So in a platoon you have five -6 squads, one being the command squad, with the platoons officer, most likely a lieutenant or your regiments equivalent rank, and a heavy weapons squad, though it should be noted that a Regiment my organize there platoons as all rifle squads, and provide per company one platoon as a heavy weapons platoon, and section out soldiers from that platoon to others on a mission by mission bases. 

So it's not that you need to make sure, it's just that most armies will have squads built around this system. So when you say 

I'm not sure if I want this to be the case (always having to use AoE), as IMO grenades etc. should be used against enemies in cover, not as a standard attack. Will consult with the players to see what they think.

 

 

The standard should be, lay down fire , break into two fire teams, and kill the enemy , or lay down fire break into two fire teams, and GTFO , with each fire team laying down supporting fire.  Using all weapons at hand. 

 

So what about Chaos forces you say! well , generally most cultists are lead by intelligent leaders, and are not all mindless drones, so similar to what you have above, maybe put some Chaos things in there for flavor , and have there tactics more extreme ( For example khrone soldiers would most likely carry more close combat weapons ) .

 

orks? Well if you have a shoota boy squad you would have one Nob- and between 10-30 boys, armed with shootas, and a few support weapons, if you had a choppa squad, you would have the same, just with big knifes and pistols. 

 

Tau, a leader with a pulse carbine, and 9 with pulse rifles with two drones .

 

Elder... erm not a elder player do not know...

Dark elder ... Just alot of pain... so much pain.

 

Necron , not sure why they are in your game, as one could take them all out, but they all generally have the same weapons...

Edited by CommissarWilliams

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I appriciate your knowledge of RL warfare, but remember that 40k tactics are often anachronistic. My impression os that ww1 strategy form the basics (mass wave attacks, trench warfare), while ww2 organization is common. Elite regiments often use ww2 squad tactics, and sometimes Vietnam style mobile warfare.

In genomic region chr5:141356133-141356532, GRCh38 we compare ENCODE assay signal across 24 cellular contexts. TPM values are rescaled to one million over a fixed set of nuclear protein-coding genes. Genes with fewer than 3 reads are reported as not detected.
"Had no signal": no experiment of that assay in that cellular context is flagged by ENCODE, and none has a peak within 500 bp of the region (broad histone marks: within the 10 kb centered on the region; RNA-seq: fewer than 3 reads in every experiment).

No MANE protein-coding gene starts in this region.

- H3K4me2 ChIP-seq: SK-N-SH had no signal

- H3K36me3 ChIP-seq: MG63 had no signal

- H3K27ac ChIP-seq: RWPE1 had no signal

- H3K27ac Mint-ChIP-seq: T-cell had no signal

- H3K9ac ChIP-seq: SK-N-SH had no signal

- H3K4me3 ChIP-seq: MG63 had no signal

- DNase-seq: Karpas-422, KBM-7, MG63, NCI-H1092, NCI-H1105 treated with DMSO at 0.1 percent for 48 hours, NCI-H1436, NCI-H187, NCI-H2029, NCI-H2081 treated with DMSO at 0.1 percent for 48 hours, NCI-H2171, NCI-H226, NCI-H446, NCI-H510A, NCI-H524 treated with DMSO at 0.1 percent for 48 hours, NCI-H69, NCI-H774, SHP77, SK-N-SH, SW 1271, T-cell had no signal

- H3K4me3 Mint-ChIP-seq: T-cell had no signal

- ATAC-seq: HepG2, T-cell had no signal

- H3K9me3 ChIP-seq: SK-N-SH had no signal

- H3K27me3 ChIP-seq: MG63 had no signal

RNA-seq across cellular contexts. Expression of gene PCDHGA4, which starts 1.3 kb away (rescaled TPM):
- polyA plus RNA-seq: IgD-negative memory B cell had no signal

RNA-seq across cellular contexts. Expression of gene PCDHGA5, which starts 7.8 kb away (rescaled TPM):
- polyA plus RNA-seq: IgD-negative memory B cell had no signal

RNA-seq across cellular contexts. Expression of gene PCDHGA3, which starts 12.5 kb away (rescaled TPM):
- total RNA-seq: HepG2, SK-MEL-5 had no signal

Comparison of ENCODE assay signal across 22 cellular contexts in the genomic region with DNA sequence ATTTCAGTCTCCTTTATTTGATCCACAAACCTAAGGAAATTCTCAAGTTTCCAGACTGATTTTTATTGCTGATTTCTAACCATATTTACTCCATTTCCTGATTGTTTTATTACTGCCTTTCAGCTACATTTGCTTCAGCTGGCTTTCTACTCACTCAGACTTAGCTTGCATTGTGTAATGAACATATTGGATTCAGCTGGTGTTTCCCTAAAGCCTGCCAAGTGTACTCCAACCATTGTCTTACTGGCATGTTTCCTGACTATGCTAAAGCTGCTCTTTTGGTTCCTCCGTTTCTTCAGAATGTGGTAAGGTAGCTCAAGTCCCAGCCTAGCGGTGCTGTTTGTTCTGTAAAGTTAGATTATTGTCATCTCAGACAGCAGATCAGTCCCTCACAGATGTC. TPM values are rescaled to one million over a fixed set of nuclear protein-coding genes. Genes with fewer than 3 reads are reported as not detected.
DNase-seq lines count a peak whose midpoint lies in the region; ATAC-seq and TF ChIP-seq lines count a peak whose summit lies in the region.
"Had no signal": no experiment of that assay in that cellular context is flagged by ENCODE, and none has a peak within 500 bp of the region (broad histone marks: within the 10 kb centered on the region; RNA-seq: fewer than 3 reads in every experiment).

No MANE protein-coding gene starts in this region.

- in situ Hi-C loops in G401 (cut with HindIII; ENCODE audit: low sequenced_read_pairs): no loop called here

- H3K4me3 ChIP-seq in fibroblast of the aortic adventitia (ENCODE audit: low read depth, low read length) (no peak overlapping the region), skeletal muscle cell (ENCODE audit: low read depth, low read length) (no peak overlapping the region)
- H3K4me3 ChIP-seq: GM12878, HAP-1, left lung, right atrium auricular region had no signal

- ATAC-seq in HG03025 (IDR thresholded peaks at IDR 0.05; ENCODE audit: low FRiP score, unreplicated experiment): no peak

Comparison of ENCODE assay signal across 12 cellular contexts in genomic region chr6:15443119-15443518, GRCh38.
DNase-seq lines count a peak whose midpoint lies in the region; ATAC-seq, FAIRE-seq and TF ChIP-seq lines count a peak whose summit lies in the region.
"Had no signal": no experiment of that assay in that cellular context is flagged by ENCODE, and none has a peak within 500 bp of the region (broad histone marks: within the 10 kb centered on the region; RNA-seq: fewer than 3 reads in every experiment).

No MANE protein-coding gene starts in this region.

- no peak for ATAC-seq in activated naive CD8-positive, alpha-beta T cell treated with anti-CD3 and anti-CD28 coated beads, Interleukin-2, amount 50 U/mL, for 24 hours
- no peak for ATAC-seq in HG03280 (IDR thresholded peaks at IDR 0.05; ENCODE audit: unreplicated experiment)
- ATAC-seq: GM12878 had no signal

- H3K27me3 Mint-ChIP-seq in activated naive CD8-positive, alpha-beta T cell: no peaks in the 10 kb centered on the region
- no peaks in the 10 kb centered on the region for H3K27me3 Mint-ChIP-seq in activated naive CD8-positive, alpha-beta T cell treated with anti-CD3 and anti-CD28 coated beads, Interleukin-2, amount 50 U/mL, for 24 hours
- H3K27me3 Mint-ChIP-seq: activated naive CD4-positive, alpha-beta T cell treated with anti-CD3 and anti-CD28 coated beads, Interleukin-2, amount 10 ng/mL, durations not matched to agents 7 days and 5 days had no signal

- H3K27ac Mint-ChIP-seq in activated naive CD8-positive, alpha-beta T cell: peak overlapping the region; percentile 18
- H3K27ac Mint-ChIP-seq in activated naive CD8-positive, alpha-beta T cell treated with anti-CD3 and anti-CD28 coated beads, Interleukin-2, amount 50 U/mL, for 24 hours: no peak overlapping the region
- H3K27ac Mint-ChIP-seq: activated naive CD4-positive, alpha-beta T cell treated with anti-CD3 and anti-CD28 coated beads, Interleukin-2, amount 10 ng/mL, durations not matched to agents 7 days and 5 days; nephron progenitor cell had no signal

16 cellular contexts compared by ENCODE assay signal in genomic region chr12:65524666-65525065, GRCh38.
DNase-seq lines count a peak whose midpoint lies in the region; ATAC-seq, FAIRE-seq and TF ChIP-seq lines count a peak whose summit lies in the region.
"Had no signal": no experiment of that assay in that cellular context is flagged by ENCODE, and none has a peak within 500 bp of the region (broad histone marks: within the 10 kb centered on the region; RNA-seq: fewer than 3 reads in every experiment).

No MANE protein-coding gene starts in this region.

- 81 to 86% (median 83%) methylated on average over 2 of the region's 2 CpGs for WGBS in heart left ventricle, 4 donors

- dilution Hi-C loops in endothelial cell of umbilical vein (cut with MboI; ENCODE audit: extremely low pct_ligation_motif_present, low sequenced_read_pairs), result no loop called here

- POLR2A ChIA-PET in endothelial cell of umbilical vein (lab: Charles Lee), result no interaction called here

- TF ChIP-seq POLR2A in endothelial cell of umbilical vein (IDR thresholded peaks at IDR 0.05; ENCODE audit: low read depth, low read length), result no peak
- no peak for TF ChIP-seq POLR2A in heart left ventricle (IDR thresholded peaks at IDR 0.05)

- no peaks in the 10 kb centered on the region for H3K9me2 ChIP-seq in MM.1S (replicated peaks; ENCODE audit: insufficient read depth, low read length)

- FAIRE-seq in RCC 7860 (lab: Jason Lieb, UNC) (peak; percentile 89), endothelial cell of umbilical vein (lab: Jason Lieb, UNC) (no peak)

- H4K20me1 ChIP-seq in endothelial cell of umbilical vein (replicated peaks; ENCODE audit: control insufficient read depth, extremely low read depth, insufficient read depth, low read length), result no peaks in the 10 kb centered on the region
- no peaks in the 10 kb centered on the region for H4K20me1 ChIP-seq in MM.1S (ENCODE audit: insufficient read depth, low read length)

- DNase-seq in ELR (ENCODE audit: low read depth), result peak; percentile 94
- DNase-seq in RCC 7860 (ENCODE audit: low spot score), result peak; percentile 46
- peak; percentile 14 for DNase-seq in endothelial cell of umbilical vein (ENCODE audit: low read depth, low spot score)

In my game, Severan Dominate forces usesquad based tactics, but so far they have been defeated through superior arms and vehicles.

Back to the cloak: one of my players notified me of the DH errata for it that didn't follow over to OW: cloak makes you count as one range bracket further away. So if at long range penalty increases from -10 to -30, and on shorter ranges it's most often -10 worse.

This seems a lot more balanced. My players mostly agreed it was too good for its intended purpose, so this fix should fix that. And I can even let the sniper retain the bonus when shooting, yet obvious movement breaks it. Im not certain i I should let melee attacking break it, by RAW it does not (not a move type action), but it makes sense the cloak would flap about when fighting, but Im also ok with the cloak effect making the melee combatant a bit harder to hit with ranged.

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I had this issue with a combat just recently between my group against Orks.

They all have Chameleoline cloaks, which they stole, but that's another story... But I was concerned since they are a Recce group, that of course they wanted to use smart sniping tactics and that the bonus was gonna be too high, especially against Ork Ballistic Skill. Now it was about 4 players and 4 comrades (+1 NPC Comrade) vs 12 Orks, 6 Gretchin and an Ork BW. With Orks BS on it's own against a non moving target at a good range with said cloaks and my players dug in with jungle cover, the Orks chances to hit were in the negatives. My players were playing it smart, and I rewarded them for it. But I also wanted to have the element of such amass amount of fire coming back at them (After some of the Orks needing to Per check for them...) to actually have an effect. So I made it that 0-5 was gonna hit. And I felt it worked. The amount of Dakka was crazy, and It missed A LOT. But with such mass I was still able to get the occasional 0-5, which took out 3 Comrades and critically wounded 2 players. They felt that if they didn't use said tactics they would have died. None of them died, but it still brought the brutality and dangers of conflict and making them realize how dangerous it is in combat, with almost half of their comrades dying around them, which made them really enjoy the game more. They still have another combat to go before being able to treat the wounded so it will prove very interesting how they get through it, if they do.

 

TL;DR Give a chance to hit like 0-5 for enemies, I made it on the fly to make things interesting and worked for us.

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I figure that if the PCs are making intelligent use of Camo Cloaks, but the enemies know roughly where they are, the Suppressive Fire action is the right choice. It forces Pinning Tests with an outside chance of a lucky shot hitting.